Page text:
For Paula Rego, one of the world’s leading living painters, every painting must be a story—and usually she is in that story. The documentary made about her by her son intercut interviews with her at different ages, paintings and drawings from throughout her 80 years of life, and home videos and photographs to show how her life and her work are entangled. She was also explicit with her son that work was the most important thing in her life, more important than him and his sisters, her husband, and her lovers. (The same goes for Picasso and perhaps all great artists.)
She was born in Portugal into a wealthy family. The society was Catholic and conservative, and from the beginning she kicked against it. Fairy stories were important to her, and they have featured in her paintings throughout her career.
At 18 she left Portugal to go the Slade School of Art in London. All the women there, she said, had abortions, and later in her life she produced a series of paintings, drawings, and etchings of women undergoing abortions. She felt passionately that women should be able to have abortion on demand, and the pictures had an explicit political purpose: in 2007 Portugal finally voted to allow abortion. https://richardswsmith.wordpress.com/2017/04/12/abortion-successful-art-for-political-ends/
All her life she has suffered from depression, and she found that work was more helpful than anything else in beating off depression. She produced a series of pictures of depressed women, but for many years she was too ashamed to show these. In the documentary she show showed them to her son for the first time, and just this year they have been exhibited. I was interested that she felt more comfortable with pictures of abortion than of depression.
At the Slade she took up with Victor Willing, the star of the class. Although he was already married, she became pregnant by him more than once. Initially she had an abortion (or abortions) unable to face the wrath of her mother. Eventually, however, she decided to keep the baby despite Willing saying that he would stay with his wife. She moved back to Portugal and eventually Willing joined and married her.
They painted together in a building in the garden of their house, but he couldn’t paint while she was enormously productive—and always has been. She was always, however, completely subservient to him, doing whatever he wanted her to do. This seemed to be the result of her strict upbringing where her mother and grandmother told her that women must always give way to their husbands. Her paintings are filled with subservient women.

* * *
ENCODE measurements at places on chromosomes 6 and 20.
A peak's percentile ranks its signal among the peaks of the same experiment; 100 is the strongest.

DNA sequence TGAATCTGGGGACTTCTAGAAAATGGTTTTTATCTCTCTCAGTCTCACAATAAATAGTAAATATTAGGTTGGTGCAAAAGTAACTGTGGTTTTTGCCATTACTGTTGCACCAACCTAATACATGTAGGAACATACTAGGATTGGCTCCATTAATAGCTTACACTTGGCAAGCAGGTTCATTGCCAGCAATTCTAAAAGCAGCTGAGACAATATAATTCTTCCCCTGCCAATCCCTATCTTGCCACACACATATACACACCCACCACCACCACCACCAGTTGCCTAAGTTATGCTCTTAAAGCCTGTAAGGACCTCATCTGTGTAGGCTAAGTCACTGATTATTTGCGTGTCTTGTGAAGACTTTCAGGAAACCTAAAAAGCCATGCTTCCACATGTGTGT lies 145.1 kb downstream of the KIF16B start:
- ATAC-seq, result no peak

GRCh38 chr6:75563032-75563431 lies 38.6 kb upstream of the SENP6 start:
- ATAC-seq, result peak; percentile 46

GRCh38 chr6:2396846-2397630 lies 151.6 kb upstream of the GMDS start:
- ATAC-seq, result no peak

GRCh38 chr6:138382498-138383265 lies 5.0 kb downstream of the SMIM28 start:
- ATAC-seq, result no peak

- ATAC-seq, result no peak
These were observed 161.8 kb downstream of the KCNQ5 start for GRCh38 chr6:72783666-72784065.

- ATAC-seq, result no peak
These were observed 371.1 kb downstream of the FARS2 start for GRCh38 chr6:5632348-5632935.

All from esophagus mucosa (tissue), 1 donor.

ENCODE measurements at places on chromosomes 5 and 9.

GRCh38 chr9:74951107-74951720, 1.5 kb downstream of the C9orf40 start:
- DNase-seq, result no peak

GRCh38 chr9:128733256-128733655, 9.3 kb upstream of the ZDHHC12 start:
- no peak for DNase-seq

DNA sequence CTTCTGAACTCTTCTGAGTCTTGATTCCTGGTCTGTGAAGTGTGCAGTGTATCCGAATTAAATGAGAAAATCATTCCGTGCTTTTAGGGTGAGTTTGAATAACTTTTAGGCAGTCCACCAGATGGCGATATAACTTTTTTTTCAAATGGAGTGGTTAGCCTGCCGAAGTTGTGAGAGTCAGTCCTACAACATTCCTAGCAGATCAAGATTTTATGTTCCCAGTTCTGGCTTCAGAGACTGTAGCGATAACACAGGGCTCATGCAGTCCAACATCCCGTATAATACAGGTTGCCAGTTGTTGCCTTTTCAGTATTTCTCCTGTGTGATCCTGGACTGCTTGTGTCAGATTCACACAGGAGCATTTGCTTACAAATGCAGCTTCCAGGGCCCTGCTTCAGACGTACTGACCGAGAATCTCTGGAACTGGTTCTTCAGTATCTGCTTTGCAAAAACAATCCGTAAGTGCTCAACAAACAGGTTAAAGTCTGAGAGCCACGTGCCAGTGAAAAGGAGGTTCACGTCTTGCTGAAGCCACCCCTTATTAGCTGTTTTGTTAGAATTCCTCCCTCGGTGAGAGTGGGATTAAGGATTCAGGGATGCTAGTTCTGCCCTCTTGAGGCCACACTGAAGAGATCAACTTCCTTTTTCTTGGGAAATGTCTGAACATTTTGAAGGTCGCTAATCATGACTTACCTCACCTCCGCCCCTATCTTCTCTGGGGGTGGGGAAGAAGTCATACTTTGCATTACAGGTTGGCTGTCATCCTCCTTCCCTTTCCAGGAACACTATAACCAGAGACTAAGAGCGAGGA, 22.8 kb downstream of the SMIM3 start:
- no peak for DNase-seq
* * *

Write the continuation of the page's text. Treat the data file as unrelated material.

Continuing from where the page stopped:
Their marriage was stormy, with both of them being unfaithful. When her father died Willing took over his business and soon bankrupted it. The family moved back to London and lived in poverty. Willing then contracted multiple sclerosis Perhaps because of their poverty, his unfaithfulness and illness, her inclination, or some combination of these she became the mistress of a picture dealer. She produced a series of pictures where she is the monkey, Willing the dog, and her lover the bear (or do they switch around?). She didn’t confess this at the time but does now. At least one of the paintings seems be a picture of castration, although perhaps of the tongue rather than the genitals.
When Willing died she painted a picture The Dance that shows couples dancing, as we saw them dancing on the terrace in Portugal in a home movie. Willing dances with another woman (in yellow), and Rego (dressed perhaps in a confirmation dress but with a brown apron) is larger than all the others, ready to face whatever the future will bring. She also painted Dog Woman, one of her best known pictures which shows a contorted woman howling with grief.
Willing died in 1988, and since then she has become steadily more successful. We saw an auction where one of her paintings sold for £800 000. A painting that particularly struck me and is important to her is her Guardian Angel, a woman that looks like her holding a sword. The picture could almost be by Velasquez, Goya, Titian, or any of the Old Masters and be of St George or the Archangel Michael. It is both her angel and her fairy godmother.